What is a Deciduous Tree?

The word “deciduous” refers to trees and shrubbery which often seasonally fall off, usually at the end of winter; and, as the name implies, to those trees which fall off just before flowering; and, to those trees which fall off just before fruit sets in.  The term comes from the fact that the foliage falls off of the trees during their winter seasons, just prior to their renewal and re-growth in the spring.

Deciduous TreesDeciduous trees are known for their unique fragrance, which is sometimes likened to an exotic combination of juniper berries and apple blossoms. When young, the tree looks like a variety of different flowers; however, over time, the tree loses its leaves. In order to maintain its unique character, and keep its fragrant nature, it is essential that the tree is pruned on a regular basis, usually once a year. This is accomplished through the cutting of branches, which in turn creates more foliage in the shape of a bush and the elimination of the deadwood.

The beauty of deciduous trees is also highlighted by their ability to endure dry conditions. Due to their resistance to the effects of frost and extreme temperatures, deciduous trees can withstand a variety of conditions and weather, even with very little or no water; allowing them to be used in landscaping projects and greenhouses. They are ideal for the maintenance of outdoor gardens and for providing shade and privacy to your home or office.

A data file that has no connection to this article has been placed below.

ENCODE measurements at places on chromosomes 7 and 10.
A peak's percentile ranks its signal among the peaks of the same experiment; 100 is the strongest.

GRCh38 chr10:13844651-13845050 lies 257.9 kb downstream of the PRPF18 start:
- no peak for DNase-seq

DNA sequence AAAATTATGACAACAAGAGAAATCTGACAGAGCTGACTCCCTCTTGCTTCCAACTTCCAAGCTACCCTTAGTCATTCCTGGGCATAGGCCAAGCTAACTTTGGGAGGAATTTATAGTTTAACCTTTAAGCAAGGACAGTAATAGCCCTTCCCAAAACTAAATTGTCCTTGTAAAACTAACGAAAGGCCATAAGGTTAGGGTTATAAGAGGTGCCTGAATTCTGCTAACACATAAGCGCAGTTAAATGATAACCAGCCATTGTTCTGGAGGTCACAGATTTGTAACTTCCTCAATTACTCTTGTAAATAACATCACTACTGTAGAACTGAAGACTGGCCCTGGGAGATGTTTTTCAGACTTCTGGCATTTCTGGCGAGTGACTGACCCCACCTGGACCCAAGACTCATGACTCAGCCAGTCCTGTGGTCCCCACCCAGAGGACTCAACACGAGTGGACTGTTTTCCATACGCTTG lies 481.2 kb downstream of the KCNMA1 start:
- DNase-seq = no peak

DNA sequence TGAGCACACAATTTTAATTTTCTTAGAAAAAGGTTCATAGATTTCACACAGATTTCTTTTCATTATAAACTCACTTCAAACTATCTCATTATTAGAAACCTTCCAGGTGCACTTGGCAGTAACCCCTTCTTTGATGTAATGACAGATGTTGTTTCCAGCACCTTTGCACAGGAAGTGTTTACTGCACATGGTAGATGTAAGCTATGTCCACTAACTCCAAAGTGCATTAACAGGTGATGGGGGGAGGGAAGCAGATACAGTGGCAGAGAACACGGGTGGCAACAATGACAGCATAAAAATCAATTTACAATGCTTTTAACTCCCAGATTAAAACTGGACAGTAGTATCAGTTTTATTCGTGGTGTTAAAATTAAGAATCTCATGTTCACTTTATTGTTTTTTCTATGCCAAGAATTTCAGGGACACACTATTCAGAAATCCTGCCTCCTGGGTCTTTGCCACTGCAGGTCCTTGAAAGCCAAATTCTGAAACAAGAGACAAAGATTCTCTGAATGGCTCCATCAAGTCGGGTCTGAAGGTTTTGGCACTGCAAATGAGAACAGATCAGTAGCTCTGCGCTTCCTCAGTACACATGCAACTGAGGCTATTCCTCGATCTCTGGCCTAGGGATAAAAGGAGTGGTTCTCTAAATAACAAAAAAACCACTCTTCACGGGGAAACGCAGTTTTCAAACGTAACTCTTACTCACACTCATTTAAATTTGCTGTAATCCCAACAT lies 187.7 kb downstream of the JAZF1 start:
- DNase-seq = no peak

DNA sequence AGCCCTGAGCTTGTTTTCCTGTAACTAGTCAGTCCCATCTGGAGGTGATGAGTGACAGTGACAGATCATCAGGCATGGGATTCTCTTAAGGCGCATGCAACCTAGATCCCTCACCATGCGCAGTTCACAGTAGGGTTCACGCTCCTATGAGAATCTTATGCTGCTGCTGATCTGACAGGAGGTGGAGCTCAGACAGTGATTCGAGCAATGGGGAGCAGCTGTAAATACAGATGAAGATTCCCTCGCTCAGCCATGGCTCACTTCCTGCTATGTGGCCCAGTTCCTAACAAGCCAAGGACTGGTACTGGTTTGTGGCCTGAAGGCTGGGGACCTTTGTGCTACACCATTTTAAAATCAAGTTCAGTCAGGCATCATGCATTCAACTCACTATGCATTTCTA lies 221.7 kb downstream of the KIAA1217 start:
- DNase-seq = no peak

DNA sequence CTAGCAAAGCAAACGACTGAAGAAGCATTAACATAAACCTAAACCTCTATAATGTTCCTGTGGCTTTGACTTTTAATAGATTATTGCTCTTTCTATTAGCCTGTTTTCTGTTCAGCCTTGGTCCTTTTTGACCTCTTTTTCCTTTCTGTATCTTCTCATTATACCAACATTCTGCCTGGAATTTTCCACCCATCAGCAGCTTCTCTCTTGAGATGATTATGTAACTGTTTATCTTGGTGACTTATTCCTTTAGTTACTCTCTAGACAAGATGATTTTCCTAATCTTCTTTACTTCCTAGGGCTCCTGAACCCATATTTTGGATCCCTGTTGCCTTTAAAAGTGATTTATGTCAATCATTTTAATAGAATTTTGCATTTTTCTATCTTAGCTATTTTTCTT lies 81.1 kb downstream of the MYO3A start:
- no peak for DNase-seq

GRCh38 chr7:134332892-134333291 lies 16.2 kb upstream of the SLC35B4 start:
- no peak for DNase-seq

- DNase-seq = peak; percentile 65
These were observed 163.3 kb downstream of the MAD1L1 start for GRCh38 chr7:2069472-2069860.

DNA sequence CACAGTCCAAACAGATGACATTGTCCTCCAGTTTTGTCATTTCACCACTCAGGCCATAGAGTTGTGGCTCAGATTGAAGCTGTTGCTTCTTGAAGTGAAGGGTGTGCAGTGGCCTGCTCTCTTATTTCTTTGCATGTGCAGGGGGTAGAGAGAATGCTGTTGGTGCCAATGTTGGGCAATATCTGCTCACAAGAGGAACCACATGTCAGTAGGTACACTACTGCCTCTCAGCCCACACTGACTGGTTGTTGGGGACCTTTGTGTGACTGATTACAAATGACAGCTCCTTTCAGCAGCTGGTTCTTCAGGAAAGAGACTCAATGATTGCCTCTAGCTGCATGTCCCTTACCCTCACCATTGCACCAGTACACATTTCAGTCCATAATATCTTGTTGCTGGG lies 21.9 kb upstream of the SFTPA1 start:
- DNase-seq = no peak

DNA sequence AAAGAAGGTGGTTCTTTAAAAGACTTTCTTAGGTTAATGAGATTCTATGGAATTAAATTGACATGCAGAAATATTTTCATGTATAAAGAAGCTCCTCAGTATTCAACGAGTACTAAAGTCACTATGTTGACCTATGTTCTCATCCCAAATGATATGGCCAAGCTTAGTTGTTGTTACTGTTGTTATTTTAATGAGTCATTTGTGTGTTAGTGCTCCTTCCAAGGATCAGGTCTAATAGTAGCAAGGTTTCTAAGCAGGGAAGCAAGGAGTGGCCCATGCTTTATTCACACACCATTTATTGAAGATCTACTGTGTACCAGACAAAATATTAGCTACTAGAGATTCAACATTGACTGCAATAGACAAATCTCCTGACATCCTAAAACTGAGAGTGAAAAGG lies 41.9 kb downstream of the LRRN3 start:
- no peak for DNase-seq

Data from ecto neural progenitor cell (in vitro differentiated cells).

The different types of deciduous trees vary greatly in their size, shape, size, and appearance, with some trees growing as tall as one hundred feet, while others are smaller. Some trees have a flowering season, with their flowers appearing in late summer or early fall, and then falling back to the ground in late winter. Others only produce flowers during certain times of the year, such as during spring, summer, and autumn.

Deciduous trees are classified into two categories; non-evergreen deciduous trees, which are found throughout North America; and, evergreen deciduous trees, which occur only in certain parts of the world (including the Northern United States and Canada, Australia, and South Africa).  Evergreen deciduous trees, such as the juniper, are naturally deciduous but can be turned into an evergreen if the bark of the tree is stripped from its trunk. {and left to rest. The growth of this deciduous tree continues and the tree continues to re-grow for about one hundred years. However, when the bark is removed, new growth can develop beneath the old-growth, resulting in a new deciduous tree. Some evergreens require pruning to prevent the spreading of the same bark into the surrounding areas.

In order to thrive and retain their unique qualities and beauty, deciduous trees need continual pruning and tree care. As well as the cutting of limbs, they need to be maintained by removing dead leaves and needles that cause the growth of new ones; and, to prevent roots from becoming established and spreading. {into the surrounding soil, removing debris, and other forms of debris that could make them look too crowded and dense. {which may result in a poor appearance. and a reduced effect on the aesthetics of your home or office.